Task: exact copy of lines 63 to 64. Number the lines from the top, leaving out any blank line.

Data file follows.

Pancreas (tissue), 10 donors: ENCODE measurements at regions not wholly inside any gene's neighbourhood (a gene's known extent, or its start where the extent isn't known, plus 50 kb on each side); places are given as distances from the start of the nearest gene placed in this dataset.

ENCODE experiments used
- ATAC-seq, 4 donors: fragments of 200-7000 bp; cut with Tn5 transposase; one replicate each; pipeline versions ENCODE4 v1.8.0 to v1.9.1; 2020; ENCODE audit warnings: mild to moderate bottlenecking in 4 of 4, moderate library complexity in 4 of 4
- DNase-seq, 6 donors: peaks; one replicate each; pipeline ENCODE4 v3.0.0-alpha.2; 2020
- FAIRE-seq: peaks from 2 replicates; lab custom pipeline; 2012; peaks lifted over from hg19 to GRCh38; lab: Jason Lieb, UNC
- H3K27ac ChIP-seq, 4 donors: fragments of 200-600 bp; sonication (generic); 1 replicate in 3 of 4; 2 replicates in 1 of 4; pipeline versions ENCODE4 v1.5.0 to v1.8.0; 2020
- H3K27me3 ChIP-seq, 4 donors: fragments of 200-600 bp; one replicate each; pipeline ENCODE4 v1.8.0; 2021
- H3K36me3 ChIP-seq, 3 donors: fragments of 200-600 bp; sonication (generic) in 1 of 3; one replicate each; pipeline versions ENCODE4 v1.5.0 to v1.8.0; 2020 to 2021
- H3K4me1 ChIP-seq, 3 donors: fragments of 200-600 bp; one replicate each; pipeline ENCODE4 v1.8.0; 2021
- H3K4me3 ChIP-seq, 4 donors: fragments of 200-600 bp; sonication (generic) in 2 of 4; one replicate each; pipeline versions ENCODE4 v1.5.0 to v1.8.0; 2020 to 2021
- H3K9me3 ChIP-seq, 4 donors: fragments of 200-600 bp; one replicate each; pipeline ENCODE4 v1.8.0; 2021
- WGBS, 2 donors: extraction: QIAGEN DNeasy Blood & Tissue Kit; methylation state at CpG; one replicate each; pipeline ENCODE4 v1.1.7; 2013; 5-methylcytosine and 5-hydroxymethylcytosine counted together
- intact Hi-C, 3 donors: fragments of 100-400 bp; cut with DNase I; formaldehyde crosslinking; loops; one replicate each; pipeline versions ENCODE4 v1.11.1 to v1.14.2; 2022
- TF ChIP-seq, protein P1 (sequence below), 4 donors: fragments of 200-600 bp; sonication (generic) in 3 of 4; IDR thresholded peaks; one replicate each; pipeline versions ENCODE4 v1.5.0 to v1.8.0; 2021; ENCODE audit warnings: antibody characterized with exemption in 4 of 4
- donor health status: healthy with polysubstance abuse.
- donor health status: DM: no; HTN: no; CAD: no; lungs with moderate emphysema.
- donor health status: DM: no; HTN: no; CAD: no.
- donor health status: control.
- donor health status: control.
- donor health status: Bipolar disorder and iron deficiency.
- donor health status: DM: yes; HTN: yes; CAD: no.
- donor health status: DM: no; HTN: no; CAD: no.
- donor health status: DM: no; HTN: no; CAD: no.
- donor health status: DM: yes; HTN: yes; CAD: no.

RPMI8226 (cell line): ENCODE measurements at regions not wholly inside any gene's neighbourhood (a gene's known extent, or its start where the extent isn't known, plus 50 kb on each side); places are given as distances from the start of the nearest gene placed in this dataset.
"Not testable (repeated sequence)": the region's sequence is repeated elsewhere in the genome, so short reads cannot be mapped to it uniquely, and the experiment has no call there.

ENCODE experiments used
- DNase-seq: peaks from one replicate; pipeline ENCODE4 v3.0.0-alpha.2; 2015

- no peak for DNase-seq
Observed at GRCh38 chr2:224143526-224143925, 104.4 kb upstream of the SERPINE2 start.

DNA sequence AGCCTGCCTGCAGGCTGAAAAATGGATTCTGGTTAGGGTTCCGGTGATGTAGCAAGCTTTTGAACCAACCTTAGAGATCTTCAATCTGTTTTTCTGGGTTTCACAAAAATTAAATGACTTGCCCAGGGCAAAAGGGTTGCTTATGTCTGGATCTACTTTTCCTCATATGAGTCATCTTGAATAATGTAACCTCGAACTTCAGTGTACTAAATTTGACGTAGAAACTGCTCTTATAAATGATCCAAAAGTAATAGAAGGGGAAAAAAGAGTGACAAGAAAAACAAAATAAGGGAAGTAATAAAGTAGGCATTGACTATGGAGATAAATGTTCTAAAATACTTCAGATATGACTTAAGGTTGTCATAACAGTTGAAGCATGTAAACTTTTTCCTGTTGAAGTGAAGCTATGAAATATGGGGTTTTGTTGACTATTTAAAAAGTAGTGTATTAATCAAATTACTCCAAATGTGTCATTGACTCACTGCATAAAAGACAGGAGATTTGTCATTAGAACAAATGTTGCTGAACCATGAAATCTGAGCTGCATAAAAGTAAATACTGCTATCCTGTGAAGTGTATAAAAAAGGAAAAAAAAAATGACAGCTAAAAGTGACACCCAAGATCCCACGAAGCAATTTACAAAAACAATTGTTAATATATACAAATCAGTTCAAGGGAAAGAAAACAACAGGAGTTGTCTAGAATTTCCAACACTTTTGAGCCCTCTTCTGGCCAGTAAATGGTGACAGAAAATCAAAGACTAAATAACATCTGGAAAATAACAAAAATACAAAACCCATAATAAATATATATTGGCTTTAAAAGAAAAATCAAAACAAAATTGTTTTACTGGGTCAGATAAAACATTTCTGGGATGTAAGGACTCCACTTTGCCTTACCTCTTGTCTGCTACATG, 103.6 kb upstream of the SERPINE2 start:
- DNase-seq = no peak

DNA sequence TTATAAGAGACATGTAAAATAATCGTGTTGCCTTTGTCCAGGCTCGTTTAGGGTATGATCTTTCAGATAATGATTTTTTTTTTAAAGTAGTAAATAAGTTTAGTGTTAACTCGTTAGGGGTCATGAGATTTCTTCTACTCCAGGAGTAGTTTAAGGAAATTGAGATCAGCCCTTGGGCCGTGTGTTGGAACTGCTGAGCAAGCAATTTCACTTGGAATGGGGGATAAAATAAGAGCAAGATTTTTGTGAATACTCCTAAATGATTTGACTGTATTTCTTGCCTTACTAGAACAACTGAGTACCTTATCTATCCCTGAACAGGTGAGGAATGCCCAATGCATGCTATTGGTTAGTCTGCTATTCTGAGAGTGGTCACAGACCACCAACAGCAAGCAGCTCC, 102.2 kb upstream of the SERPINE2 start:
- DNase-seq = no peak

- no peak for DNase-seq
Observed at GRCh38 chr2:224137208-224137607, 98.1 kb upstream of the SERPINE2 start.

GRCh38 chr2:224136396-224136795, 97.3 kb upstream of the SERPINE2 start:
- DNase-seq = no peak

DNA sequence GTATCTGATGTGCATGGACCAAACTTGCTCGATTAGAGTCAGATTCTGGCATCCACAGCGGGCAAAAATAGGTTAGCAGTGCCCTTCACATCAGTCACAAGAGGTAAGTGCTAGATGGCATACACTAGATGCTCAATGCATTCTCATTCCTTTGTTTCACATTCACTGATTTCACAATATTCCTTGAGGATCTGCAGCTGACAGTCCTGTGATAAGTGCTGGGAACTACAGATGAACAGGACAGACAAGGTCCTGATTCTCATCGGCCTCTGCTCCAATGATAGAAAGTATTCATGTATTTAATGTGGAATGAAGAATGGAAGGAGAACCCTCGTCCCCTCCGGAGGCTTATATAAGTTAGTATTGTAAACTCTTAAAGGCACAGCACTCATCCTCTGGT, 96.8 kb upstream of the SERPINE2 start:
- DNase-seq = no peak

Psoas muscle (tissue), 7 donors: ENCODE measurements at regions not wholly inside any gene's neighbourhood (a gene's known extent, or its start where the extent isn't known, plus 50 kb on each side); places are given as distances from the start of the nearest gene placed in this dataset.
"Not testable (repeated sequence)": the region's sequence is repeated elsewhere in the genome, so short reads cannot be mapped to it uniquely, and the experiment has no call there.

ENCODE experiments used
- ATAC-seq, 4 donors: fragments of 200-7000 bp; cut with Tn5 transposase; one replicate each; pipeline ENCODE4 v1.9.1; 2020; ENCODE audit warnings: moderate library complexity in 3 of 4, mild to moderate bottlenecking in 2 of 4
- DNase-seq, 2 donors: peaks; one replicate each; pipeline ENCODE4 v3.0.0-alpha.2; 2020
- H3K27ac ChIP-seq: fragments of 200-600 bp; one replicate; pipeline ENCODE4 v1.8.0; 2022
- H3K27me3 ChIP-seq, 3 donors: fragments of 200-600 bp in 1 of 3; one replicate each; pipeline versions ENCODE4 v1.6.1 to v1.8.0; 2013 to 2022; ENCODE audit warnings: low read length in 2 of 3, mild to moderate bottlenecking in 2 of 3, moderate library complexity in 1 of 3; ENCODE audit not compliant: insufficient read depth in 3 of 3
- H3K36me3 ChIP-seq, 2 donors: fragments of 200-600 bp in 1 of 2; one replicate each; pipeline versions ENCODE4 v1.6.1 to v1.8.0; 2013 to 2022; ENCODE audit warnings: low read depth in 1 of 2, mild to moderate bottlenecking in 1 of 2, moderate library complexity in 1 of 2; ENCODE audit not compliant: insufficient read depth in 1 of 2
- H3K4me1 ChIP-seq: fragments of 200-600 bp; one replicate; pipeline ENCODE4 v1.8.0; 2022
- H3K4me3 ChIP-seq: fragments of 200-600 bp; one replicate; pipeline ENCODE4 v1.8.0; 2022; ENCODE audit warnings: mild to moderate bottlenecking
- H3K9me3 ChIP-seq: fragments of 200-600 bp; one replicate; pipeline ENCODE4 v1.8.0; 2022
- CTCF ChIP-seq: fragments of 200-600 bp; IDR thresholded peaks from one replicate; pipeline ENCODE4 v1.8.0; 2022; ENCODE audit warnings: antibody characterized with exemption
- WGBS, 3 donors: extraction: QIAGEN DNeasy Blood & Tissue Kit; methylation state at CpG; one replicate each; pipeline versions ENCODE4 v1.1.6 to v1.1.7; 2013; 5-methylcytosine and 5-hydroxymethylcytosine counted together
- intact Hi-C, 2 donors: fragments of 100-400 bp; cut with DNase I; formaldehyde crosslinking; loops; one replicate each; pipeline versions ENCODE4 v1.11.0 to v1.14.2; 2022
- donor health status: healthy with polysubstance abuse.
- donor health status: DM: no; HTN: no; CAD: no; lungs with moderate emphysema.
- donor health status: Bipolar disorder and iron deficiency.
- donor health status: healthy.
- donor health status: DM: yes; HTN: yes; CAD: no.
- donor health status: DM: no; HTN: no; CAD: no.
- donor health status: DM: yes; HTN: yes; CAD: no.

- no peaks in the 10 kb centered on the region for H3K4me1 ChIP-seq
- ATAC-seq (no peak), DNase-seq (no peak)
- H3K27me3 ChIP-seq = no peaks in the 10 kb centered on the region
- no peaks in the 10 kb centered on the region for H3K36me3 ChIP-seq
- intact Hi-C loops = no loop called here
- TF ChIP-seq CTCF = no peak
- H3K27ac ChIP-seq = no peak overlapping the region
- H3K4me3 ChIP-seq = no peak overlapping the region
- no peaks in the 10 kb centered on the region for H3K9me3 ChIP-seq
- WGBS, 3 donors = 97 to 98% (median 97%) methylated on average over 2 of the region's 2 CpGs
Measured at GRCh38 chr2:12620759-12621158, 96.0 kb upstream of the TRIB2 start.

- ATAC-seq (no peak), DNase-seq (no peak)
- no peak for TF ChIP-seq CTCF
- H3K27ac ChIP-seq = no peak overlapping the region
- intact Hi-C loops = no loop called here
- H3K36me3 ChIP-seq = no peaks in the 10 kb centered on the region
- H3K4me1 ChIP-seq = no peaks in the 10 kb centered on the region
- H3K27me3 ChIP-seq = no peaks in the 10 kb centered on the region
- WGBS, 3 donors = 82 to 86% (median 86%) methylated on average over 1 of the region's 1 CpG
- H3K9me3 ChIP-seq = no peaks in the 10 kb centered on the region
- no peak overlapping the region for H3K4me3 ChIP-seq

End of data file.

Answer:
- ATAC-seq (no peak), DNase-seq (no peak)
- H3K27me3 ChIP-seq = no peaks in the 10 kb centered on the region